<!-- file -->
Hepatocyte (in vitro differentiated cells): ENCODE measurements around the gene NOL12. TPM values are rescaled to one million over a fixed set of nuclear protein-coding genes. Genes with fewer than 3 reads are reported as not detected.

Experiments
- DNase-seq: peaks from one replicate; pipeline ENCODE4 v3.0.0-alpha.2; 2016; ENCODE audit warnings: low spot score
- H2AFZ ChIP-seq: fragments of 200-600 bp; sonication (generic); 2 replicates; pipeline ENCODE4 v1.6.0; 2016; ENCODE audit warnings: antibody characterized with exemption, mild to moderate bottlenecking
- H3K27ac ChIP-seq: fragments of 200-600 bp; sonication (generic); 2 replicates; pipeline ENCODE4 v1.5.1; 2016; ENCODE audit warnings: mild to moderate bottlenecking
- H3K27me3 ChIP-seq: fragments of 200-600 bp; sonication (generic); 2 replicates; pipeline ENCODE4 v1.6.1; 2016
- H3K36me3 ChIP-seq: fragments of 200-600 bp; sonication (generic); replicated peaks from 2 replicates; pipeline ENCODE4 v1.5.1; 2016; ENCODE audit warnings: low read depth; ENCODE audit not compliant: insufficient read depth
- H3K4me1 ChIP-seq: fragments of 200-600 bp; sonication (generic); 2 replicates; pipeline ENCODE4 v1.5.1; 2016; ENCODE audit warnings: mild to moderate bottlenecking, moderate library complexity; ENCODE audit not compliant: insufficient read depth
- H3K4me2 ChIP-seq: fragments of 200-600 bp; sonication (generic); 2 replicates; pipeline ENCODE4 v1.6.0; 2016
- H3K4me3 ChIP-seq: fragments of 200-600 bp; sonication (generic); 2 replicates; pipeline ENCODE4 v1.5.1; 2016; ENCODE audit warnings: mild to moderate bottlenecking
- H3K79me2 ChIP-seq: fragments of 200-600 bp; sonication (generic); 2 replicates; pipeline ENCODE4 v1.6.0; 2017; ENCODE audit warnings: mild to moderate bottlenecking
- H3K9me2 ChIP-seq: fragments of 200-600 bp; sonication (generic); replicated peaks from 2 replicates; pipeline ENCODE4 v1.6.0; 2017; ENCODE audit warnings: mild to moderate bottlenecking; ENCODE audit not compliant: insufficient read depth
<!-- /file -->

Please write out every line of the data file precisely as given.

Hepatocyte (in vitro differentiated cells): ENCODE measurements around the gene NOL12. TPM values are rescaled to one million over a fixed set of nuclear protein-coding genes. Genes with fewer than 3 reads are reported as not detected.

Experiments
- DNase-seq: peaks from one replicate; pipeline ENCODE4 v3.0.0-alpha.2; 2016; ENCODE audit warnings: low spot score
- H2AFZ ChIP-seq: fragments of 200-600 bp; sonication (generic); 2 replicates; pipeline ENCODE4 v1.6.0; 2016; ENCODE audit warnings: antibody characterized with exemption, mild to moderate bottlenecking
- H3K27ac ChIP-seq: fragments of 200-600 bp; sonication (generic); 2 replicates; pipeline ENCODE4 v1.5.1; 2016; ENCODE audit warnings: mild to moderate bottlenecking
- H3K27me3 ChIP-seq: fragments of 200-600 bp; sonication (generic); 2 replicates; pipeline ENCODE4 v1.6.1; 2016
- H3K36me3 ChIP-seq: fragments of 200-600 bp; sonication (generic); replicated peaks from 2 replicates; pipeline ENCODE4 v1.5.1; 2016; ENCODE audit warnings: low read depth; ENCODE audit not compliant: insufficient read depth
- H3K4me1 ChIP-seq: fragments of 200-600 bp; sonication (generic); 2 replicates; pipeline ENCODE4 v1.5.1; 2016; ENCODE audit warnings: mild to moderate bottlenecking, moderate library complexity; ENCODE audit not compliant: insufficient read depth
- H3K4me2 ChIP-seq: fragments of 200-600 bp; sonication (generic); 2 replicates; pipeline ENCODE4 v1.6.0; 2016
- H3K4me3 ChIP-seq: fragments of 200-600 bp; sonication (generic); 2 replicates; pipeline ENCODE4 v1.5.1; 2016; ENCODE audit warnings: mild to moderate bottlenecking
- H3K79me2 ChIP-seq: fragments of 200-600 bp; sonication (generic); 2 replicates; pipeline ENCODE4 v1.6.0; 2017; ENCODE audit warnings: mild to moderate bottlenecking
- H3K9me2 ChIP-seq: fragments of 200-600 bp; sonication (generic); replicated peaks from 2 replicates; pipeline ENCODE4 v1.6.0; 2017; ENCODE audit warnings: mild to moderate bottlenecking; ENCODE audit not compliant: insufficient read depth